During body elongation, the axis also straightens from a curled position into a straight head-to-tail axis. This is readily observed in the zebrafish embryo, which is initially curled ventrally around the yolk sphere. Over the first 1.5 days of development, the embryo extends and the trunk moves dorsally, thereby straightening the body axis (Fig. 6A). Recent evidence suggests that the Reissner fiber, a proteinacous thread extending along the inside of the central canal of the spinal cord in vertebrates, is essential for zebrafish body straightening (Fig. 6B) (Cantaut-Belarif et al., 2018). Loss of the Reissner fiber causes ventral curves, a phenotype that is also present in zebrafish mutants that lack cilia motility (Hjeij et al., 2014; Jaffe et al., 2016). Fittingly, motile cilia were found to be essential for formation of the Reissner fiber (Cantaut-Belarif et al., 2018). Although the Reissner fiber is unlikely to mechanically straighten the body, it could signal the status of curvature of the embryo. For example, in a straight embryo, the Reissner fiber may be positioned centrally in the spinal canal but, in ventrally curved embryos, it could touch mechano-responsive cells on the wall of the central canal, and thereby relay information about body curvature (Driever, 2018). Another potential model involves the Reissner fiber functioning as a transport conduit that allows chemical signals secreted in the brain to reach the spinal canal (Grimes, 2019; Zhang et al., 2018). For example, adrenaline secreted in the brain signals, directly or indirectly, to sensory cells in the spinal canal, termed cerebrospinal fluid-contacting neurons (CSF-cNs), to upregulate the expression of urotensin neuropeptides (Zhang et al., 2018). These neuropeptides then signal to muscles specifically on the dorsal side, causing their contraction and thereby the dorsal movements of the body during its straightening (Zhang et al., 2018). Adrenaline signals may be transported from their origin in the brain down the spinal canal by cilia-driven CSF flow and/or via interactions with the Reissner fiber. Future work is needed to explain how the status of curvature is sensed; CSF-cNs, which are both chemo- and mechano-responsive cells, are attractive candidates for this role.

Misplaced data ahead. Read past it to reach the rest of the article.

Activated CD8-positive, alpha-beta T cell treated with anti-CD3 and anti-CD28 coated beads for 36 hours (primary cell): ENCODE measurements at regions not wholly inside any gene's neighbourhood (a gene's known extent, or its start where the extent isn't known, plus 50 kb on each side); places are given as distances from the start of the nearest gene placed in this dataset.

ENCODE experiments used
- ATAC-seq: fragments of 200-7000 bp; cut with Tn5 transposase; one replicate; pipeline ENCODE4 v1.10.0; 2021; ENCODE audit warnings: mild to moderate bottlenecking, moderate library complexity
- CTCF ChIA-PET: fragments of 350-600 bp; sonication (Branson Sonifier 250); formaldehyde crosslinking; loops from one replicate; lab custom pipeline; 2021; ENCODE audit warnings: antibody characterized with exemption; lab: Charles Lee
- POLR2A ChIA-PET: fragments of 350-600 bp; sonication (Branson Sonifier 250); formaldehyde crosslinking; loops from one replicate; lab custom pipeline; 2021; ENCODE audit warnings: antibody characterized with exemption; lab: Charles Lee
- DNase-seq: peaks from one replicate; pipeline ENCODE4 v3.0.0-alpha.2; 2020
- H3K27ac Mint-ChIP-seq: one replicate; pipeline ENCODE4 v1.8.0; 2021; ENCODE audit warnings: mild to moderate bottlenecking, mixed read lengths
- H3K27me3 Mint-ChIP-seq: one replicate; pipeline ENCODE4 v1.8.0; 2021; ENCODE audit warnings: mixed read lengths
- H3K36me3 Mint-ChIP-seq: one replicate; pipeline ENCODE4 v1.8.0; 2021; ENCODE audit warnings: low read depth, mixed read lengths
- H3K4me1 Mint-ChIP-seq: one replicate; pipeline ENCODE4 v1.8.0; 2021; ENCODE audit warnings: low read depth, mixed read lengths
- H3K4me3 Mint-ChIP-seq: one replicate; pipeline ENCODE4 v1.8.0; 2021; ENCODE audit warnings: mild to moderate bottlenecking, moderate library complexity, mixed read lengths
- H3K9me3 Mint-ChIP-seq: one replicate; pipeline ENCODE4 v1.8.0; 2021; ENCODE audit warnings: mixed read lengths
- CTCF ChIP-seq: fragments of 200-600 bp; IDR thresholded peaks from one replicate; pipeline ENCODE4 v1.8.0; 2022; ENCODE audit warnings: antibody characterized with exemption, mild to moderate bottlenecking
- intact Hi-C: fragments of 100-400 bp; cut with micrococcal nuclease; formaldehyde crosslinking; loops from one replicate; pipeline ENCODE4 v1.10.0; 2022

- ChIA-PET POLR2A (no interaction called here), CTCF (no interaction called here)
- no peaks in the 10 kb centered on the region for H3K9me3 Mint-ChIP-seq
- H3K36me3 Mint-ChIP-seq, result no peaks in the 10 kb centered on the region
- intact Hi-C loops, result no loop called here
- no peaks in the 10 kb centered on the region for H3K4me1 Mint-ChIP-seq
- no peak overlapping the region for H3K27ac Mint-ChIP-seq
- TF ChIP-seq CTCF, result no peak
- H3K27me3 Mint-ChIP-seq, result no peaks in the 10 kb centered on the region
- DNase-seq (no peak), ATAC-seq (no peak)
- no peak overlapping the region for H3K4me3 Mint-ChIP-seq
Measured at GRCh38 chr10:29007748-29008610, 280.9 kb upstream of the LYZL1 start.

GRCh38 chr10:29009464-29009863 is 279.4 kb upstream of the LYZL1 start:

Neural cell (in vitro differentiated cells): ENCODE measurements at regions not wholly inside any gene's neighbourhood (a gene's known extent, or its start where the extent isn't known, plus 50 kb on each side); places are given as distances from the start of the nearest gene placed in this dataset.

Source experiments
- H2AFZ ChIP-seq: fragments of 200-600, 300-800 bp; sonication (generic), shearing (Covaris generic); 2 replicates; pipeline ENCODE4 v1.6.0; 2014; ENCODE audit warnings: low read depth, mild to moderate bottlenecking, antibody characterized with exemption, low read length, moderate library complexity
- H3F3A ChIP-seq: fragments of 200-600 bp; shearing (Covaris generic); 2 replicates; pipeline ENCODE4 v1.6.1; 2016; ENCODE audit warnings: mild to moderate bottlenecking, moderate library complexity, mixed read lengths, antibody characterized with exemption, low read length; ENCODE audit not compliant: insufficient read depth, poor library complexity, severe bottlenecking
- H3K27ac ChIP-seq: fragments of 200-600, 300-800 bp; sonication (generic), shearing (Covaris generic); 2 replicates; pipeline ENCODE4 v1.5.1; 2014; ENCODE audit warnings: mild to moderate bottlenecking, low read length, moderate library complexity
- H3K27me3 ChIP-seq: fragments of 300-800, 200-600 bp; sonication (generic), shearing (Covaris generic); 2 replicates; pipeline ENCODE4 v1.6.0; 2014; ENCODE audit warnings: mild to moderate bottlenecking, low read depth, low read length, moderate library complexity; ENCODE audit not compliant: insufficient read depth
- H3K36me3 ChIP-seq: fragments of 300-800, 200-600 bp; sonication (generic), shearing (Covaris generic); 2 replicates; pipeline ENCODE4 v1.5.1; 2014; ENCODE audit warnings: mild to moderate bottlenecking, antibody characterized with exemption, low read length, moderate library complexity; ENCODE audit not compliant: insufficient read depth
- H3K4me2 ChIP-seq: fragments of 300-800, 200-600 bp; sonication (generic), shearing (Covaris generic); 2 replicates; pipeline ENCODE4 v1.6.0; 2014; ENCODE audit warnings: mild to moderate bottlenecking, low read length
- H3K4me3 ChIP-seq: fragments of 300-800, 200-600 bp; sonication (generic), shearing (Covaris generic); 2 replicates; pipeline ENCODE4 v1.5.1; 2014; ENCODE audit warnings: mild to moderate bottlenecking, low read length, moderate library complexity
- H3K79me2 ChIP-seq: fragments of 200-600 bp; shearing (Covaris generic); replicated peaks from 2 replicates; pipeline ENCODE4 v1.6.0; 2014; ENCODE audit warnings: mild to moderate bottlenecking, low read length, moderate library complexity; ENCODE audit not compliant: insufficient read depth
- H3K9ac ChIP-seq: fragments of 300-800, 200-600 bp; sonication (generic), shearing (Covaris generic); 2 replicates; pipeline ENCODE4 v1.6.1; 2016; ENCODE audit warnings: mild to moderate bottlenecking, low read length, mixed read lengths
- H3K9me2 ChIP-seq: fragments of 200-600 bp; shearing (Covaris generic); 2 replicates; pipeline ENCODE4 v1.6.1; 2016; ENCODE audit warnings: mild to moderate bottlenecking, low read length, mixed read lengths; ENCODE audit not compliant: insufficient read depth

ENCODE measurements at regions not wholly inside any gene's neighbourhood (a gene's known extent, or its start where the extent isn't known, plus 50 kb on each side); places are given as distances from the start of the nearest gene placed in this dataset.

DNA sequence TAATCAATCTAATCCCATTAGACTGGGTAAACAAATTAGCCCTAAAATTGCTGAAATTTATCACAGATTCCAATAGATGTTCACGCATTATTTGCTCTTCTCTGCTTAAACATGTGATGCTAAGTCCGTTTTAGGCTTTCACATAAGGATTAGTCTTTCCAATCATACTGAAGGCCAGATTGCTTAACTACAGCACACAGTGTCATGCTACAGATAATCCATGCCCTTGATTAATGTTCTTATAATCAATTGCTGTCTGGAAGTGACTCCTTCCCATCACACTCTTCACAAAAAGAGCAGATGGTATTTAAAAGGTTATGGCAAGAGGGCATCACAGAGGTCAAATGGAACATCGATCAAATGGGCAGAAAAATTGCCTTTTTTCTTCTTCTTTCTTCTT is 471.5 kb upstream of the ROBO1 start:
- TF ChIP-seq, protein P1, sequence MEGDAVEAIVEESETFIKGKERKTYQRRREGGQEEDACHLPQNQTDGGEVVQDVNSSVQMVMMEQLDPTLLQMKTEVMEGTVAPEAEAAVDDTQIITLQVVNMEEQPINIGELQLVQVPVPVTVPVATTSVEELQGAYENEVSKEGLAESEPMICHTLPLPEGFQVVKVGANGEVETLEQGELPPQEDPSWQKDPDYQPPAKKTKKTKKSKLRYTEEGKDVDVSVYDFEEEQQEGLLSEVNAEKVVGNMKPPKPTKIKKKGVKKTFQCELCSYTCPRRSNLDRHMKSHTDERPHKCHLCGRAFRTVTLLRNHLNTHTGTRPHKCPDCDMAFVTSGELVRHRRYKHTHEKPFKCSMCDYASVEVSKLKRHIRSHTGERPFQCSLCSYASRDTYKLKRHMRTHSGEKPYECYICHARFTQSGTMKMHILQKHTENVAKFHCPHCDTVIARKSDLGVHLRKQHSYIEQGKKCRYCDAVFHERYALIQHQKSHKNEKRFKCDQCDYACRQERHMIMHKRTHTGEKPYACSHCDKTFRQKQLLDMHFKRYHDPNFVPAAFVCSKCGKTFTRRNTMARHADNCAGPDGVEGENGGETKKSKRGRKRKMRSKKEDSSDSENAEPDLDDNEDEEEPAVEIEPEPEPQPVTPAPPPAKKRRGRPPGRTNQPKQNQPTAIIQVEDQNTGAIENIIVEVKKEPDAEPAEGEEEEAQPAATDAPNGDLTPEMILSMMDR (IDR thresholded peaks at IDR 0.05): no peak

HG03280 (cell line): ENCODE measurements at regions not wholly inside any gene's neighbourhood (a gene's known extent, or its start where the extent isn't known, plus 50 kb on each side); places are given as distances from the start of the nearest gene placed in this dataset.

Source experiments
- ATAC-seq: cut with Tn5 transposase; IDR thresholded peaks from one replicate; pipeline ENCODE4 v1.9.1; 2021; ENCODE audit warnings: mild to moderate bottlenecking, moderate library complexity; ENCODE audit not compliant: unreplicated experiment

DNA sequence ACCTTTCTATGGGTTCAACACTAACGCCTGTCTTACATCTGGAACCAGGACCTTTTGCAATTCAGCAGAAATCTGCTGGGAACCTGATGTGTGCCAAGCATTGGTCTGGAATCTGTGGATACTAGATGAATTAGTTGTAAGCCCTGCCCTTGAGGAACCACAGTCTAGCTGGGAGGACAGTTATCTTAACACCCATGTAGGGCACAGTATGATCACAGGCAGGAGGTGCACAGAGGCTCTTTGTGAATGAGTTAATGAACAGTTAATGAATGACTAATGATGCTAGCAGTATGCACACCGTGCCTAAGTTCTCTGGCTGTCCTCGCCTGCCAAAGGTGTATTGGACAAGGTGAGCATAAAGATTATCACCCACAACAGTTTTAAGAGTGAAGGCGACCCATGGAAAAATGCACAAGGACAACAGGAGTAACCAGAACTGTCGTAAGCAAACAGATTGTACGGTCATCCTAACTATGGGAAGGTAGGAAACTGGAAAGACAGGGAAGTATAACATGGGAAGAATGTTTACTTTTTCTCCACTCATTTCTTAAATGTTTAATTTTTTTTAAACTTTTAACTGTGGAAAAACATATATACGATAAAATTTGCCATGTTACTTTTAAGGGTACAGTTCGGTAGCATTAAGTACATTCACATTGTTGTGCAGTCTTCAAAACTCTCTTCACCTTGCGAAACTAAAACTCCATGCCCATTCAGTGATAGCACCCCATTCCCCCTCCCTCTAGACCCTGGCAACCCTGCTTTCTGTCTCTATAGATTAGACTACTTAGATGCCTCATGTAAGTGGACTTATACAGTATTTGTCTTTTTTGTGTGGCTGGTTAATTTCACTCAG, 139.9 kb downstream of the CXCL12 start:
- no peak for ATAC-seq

Motile cilia are also required for the maintenance of a straight spine during adolescent growth in zebrafish (Grimes et al., 2016). Making use of a temperature-sensitive mutation in the cilia motility gene cfap298 to inactivate cilia-driven CSF flow only after embryonic periods allowed researchers to demonstrate that CSF flow is essential during growth phases to prevent the formation of spinal curves in zebrafish (Grimes et al., 2016). The curves that result (Fig. 6C) exhibit hallmarks of idiopathic scoliosis, a prevalent disease characterized by three-dimensional spinal curves (see Box 1) (Cheng et al., 2015). Precisely how CSF flow promotes spinal straightness is unknown, but the sensory CSF-cNs have again been implicated (Sternberg et al., 2018). Zebrafish research is now poised to make important strides in understanding the maintenance of spinal straightness and diseases of aberrant spinal curvature such as idiopathic scoliosis (Boswell and Ciruna, 2017).